They both started at Stonier in 2009 and both had great mentors prior to this, but it’s their differences, not their similarities, that make this pair the perfect winemaking force.
Mike Symons and Will Byron make a great team. They have worked nine vintages together at the Mornington Peninsula winery Stonier, and their skills complement each other. As Symons says, Byron is the details man (although he also sees the big picture), and this frees him up to do the more macro work. “I’ll be focusing on when to pick at exactly the right time, which is probably the most critical decision we make as winemakers, while Will is focusing on pressing at exactly the right time,” Symons explains.
The pair are nine years apart in age, Symons turning 50 this year, and each owes a debt to his early years being mentored in a great ‘school’: in Symons’ case at Petaluma, where he rose to senior winemaker, and in Byron’s at Coldstream Hills, where he was an invaluable member of the team for his first six years. They arrived at Stonier almost simultaneously, in time for the 2009 vintage.
Symons’ other formative learning experience was three years with the Antinori family in Tuscany, working in their wineries in Chianti, Bolgheri, Montalcino and Montepulciano.
There he learnt many things. In an appellation-controlled area where irrigation is banned, great attention is paid to nourishing the soil with organic matter as this assists vine health and healthy vines need less water. He put this to practice at Stonier. “I went there as a cocky young Aussie winemaker who thought he knew a lot, but I discovered there’s another whole way of looking at things,” Symons says.
Stonier has great vineyards. The job now is to make small improvements rather than radical changes. For example, they’ve invested in small tanks, so they can ferment more small batches and not be hurried to finish them so the tanks can be re-filled. “We stripped the place of Potter fermenters and increased the two-tonne open fermenters from 15 to 50.
“We’re using more refrigeration for the chardonnay fruit and have plans to put in new cool-rooms. We don’t pump the fruit any more, and we don’t have screws in the bottom of crusher pits which used to damage the grapes. Chardonnay used to be mostly crushed; now we are whole-bunch pressing 80 per cent of it.”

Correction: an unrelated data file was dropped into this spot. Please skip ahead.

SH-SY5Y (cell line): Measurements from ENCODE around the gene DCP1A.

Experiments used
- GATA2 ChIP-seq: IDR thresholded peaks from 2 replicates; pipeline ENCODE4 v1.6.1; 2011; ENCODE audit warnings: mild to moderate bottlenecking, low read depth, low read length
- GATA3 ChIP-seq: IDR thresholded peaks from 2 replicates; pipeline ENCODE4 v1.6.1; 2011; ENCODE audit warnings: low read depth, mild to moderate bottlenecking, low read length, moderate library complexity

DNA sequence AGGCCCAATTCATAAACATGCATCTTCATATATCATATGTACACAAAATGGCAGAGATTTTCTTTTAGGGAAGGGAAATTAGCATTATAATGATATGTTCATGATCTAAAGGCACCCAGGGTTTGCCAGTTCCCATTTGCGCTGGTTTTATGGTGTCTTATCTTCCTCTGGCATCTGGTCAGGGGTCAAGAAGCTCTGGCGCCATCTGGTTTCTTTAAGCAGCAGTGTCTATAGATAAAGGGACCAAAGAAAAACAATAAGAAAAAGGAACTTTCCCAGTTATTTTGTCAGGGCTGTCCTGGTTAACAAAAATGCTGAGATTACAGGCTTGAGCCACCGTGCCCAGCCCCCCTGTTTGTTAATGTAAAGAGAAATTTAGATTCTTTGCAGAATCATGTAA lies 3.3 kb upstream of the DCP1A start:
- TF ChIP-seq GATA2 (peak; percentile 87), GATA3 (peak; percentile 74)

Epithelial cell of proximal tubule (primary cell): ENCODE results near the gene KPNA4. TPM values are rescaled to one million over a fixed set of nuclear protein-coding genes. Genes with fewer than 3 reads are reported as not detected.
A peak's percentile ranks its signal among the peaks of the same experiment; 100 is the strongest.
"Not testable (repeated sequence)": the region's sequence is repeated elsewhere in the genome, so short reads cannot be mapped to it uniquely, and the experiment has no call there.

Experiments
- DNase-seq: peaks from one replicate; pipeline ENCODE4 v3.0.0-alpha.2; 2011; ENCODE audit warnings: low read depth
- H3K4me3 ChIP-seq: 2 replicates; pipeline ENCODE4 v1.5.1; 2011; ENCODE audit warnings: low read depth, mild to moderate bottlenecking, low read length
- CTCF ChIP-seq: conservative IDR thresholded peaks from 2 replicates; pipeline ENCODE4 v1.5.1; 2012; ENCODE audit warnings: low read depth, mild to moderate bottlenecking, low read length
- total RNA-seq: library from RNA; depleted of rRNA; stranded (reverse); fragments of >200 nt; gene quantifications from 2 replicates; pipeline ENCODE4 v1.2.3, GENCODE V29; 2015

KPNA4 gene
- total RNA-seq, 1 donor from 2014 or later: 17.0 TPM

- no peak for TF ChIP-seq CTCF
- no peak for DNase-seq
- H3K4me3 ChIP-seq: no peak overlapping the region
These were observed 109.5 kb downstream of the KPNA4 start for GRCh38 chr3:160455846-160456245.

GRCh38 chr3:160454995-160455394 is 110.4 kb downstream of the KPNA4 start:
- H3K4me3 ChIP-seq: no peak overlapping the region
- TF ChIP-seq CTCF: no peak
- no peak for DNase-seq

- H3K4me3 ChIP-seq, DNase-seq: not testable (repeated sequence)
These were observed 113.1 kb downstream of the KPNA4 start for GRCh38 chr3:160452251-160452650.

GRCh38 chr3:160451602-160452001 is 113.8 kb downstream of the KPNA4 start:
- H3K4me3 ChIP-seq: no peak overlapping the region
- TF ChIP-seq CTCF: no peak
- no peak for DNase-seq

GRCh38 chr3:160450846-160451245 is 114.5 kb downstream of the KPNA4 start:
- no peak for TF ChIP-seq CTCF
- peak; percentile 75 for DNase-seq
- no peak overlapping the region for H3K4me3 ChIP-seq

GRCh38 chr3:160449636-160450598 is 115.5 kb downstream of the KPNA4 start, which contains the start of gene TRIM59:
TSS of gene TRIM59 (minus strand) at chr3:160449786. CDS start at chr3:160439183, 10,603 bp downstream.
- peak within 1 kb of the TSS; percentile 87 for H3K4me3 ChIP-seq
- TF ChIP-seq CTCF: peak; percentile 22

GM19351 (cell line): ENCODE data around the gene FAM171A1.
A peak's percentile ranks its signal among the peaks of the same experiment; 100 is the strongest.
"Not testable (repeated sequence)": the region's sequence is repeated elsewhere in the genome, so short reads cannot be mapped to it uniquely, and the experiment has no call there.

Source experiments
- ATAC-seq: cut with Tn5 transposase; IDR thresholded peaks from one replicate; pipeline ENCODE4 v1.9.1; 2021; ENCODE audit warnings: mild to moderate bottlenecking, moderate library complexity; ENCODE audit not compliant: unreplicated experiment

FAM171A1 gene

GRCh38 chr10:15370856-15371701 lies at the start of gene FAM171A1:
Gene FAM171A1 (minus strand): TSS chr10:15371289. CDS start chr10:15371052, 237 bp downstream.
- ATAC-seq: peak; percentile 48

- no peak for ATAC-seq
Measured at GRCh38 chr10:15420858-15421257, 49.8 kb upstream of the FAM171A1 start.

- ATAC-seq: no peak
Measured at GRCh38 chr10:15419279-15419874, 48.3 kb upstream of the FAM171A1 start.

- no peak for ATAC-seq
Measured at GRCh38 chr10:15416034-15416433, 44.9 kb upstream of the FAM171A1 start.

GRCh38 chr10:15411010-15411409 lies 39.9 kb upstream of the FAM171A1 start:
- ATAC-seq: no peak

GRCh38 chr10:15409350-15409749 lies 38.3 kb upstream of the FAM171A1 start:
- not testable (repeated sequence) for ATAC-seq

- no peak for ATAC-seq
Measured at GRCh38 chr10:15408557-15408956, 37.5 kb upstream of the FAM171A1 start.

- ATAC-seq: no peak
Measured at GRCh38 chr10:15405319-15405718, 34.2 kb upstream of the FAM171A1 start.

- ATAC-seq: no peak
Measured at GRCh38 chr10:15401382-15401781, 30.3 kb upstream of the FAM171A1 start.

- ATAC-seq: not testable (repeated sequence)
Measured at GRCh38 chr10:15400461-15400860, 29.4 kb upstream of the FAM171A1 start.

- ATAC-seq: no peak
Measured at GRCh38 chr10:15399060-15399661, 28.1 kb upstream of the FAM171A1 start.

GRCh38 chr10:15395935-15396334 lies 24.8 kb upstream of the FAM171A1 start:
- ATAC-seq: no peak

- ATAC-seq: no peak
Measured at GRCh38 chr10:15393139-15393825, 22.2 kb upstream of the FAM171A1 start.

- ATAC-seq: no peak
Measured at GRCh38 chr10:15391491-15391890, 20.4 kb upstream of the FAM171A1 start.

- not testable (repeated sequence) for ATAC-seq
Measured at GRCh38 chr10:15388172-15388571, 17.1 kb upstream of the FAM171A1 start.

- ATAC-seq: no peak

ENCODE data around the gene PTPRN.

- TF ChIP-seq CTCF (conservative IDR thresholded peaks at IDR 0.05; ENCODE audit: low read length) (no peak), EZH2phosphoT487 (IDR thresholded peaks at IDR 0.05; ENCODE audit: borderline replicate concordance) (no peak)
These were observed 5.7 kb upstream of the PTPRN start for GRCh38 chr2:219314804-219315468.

Symons says the chardonnay, while harvested earlier, is still generous. “It’s not too lean and not too ripe. In the past, I tended to pick it riper.”
In recent years Stonier’s single- vineyard pinots have been fermented with varying amounts of whole-bunch. A lot of thought goes into how each batch of fruit should be treated.
Symons and Byron are committed to expressing their terroirs, and to that end they now have up to four single-vineyard chardonnays and six pinot noirs. Some are grower vineyards, the remainder estate-owned. They take grapes from 17 growers of whom half are within two kilometres of the winery, so the Merricks locality is very much Stonier’s focus.
Small things like topping the barrels more often (at least every fortnight) are making a difference. Picking the chardonnay a little earlier, trialling new malolactic bacteria to produce less diacetyl, using more puncheons in lieu of barriques to decrease the oak impact, and bottling earlier to retain greater freshness, are among Byron’s tweaks. “Will is a great sounding board, and we discuss everything together. He challenges everything we do. He’s great at organising a team and making sure people do things the right way,” Symons says.
Byron in return says, “I love working with Mike. There is no recipe. Mike is the ambassador: he’s very respectful of Stonier’s past, and I try to challenge it.”
Byron has worked six vintages at Blain-Gagnard in Chassagne-Montrachet. “I learnt to take time and not be in a hurry,” he explains. “They are enormously respectful of their fruit: with great fruit comes great responsibility. They give the A-Grade approach to everything.”
As he says, the future is likely to be further refinement of the breed: “I am fanatical about trying to make the wines as best I can. I’m never really satisfied.”